The original federal court complaint was initially against Bishop Lawrence alone, asserting that he continued to hold himself out falsely as a bishop of TEC, thus creating “confusion”. In April of this year the case was expanded to include the Diocese and all its congregations, even those formed after the disassociation who had no prior affiliation with the denomination. All are now charged with being party to the willful creation of confusion for attendees by virtue of using their historic names and continuing to conduct worship as they always have. These actions are alleged to mislead attendees to believe these are still TEC congregations.

Read it all and make sure to follow all the links.

Posted in * Anglican - Episcopal, * South Carolina, Church History, TEC Bishops, TEC Conflicts: South Carolina

(TLC Covenant) Eugene Schlesinger–Things Fall Apart: Musings on TEC and Eucharistic Hospitality

There is a movement afoot in the Episcopal Church to remove our restriction that only the baptized receive Communion. In my new location, it seems to be diocesan policy not only to allow the unbaptized to commune, but to invite them explicitly to do so. Every parish my family has visited in the diocese has made it very clear that absolutely everyone is invited to the altar for Communion. I have found this grating, theologically. It disregards the proper sequence of initiation. It undercuts the long-standing historical practice of Christian churches. It renders incoherent any sort of claim to have a baptismal ecclesiology. Most important, it downgrades the central role of commitment to Jesus Christ and a life of discipleship to something optional. I’d heard of such things from afar, and now my eyes have seen them.

Recently, our family ventured a bit further north, into the Diocese of California, to a parish where the logic of Communion without baptism is being carried to its logical conclusion, which is also a reductio ad absurdum. The parish we visited did much well: the hymnody and chant were excellent; the liturgy, while using expansive language, remained fairly grounded in traditional forms. Then we reached the fraction anthem.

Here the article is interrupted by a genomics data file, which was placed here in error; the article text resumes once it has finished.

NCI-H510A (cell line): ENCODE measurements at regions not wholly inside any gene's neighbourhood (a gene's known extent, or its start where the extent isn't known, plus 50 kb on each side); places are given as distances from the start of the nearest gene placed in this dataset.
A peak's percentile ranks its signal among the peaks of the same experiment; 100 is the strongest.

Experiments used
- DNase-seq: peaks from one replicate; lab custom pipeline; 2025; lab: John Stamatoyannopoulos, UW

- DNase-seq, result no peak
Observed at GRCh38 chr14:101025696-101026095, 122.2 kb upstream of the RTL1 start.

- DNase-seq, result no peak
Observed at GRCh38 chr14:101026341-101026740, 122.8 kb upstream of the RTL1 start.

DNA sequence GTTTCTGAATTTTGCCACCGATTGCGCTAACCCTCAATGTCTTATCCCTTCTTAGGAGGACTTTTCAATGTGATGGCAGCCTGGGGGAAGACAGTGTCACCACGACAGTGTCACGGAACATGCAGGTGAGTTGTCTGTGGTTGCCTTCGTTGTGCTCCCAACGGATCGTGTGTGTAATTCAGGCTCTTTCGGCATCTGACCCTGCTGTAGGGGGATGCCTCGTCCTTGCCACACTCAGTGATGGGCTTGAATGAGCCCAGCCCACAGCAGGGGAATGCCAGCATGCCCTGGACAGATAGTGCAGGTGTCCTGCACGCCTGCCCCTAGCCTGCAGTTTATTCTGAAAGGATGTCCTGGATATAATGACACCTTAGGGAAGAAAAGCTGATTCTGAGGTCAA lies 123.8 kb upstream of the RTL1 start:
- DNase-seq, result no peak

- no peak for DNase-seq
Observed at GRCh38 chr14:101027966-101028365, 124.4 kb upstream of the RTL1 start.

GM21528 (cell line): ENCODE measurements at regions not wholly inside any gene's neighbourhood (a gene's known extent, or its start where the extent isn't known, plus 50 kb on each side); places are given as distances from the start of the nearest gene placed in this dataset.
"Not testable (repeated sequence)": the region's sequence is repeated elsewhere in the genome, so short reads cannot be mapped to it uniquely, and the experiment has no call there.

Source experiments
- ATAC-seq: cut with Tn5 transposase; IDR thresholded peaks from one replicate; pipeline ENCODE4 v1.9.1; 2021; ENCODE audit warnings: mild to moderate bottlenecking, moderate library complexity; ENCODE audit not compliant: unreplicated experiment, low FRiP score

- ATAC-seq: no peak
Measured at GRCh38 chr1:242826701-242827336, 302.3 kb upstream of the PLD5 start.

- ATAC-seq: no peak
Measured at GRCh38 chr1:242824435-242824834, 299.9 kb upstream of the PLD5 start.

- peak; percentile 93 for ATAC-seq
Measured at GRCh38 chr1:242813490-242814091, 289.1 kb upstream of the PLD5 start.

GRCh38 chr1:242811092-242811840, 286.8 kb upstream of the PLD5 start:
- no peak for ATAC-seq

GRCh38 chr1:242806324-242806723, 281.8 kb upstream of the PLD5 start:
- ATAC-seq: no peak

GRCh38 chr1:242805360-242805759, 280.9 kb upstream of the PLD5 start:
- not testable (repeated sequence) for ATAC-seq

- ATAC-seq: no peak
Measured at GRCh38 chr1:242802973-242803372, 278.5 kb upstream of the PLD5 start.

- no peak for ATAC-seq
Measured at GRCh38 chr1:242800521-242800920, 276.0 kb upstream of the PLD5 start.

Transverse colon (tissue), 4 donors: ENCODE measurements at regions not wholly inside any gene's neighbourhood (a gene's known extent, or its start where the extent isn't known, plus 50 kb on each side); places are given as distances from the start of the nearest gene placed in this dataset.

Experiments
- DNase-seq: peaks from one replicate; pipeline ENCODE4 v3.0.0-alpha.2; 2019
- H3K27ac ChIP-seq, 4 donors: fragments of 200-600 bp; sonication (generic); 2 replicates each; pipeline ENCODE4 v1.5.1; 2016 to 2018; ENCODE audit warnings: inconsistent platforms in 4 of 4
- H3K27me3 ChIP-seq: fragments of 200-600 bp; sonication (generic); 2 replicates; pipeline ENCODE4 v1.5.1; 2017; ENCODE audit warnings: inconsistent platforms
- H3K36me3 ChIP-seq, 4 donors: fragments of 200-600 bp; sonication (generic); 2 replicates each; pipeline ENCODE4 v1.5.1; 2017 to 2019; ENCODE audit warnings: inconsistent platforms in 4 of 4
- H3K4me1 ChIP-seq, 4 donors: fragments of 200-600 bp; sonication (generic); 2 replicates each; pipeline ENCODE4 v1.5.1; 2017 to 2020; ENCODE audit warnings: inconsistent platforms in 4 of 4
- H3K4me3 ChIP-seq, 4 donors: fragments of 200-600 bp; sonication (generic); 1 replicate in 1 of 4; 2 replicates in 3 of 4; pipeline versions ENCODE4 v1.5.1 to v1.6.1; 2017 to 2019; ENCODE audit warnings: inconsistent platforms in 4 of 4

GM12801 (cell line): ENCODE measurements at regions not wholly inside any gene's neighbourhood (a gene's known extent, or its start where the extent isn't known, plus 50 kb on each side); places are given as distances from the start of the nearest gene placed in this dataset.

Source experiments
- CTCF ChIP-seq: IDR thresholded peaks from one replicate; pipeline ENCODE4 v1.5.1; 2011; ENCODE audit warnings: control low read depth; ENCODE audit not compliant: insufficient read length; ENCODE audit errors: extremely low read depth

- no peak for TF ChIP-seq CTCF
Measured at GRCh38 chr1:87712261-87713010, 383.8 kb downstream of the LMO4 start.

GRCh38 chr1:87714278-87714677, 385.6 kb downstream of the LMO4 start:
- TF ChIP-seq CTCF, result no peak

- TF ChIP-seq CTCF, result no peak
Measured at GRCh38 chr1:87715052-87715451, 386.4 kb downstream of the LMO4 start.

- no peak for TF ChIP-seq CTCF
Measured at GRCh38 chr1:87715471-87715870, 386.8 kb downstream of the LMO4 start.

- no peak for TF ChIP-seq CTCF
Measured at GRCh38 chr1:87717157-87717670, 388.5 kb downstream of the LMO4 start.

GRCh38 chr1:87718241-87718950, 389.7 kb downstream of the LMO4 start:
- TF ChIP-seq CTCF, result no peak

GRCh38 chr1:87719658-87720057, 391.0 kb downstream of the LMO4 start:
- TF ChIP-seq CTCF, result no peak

After a verse about Christ giving himself to his beloved in the bread, we turned a corner in which claims about breaking this bread with Hindus, Buddhists, Jews, and Muslims were articulated. While I am confident that the intention behind these words was to be open and inclusive, to express solidarity among people of faith, its effect was to undo any sort of claims about Christ’s uniqueness or the necessity for salvation, as well as to colonize these other religious traditions, rather than respecting them in their diversity.[1]

The canons of the Episcopal Church are clear: no unbaptized person is eligible to receive Holy Communion at our altars (I.17.7). This creates a rather interesting contrast in the current church.

Having updated our canons (but not our doctrine, as set forth in the 1979 Book of Common Prayer) to make marriage gender-neutral, there is a movement afoot to bring Communion Partner bishops into line, so that the trial rites for marriage are celebrated in all jurisdictions. At General Convention, Resolution 2018-B012 provided a means for doing this while also respecting the consciences, teaching office, and liturgical presidency of bishops within their dioceses. William Love, the Bishop of Albany, has caused a furorwith his refusal to comply with the provisions of B012, prompting suggestions that Title IV charges be brought against him.[2] Leaving to the side the question of the precise canonical force of a resolution passed by General Convention, and, hence, the applicability of disciplinary charges, we must acknowledge that this outcry is in some tension with other realities in our church….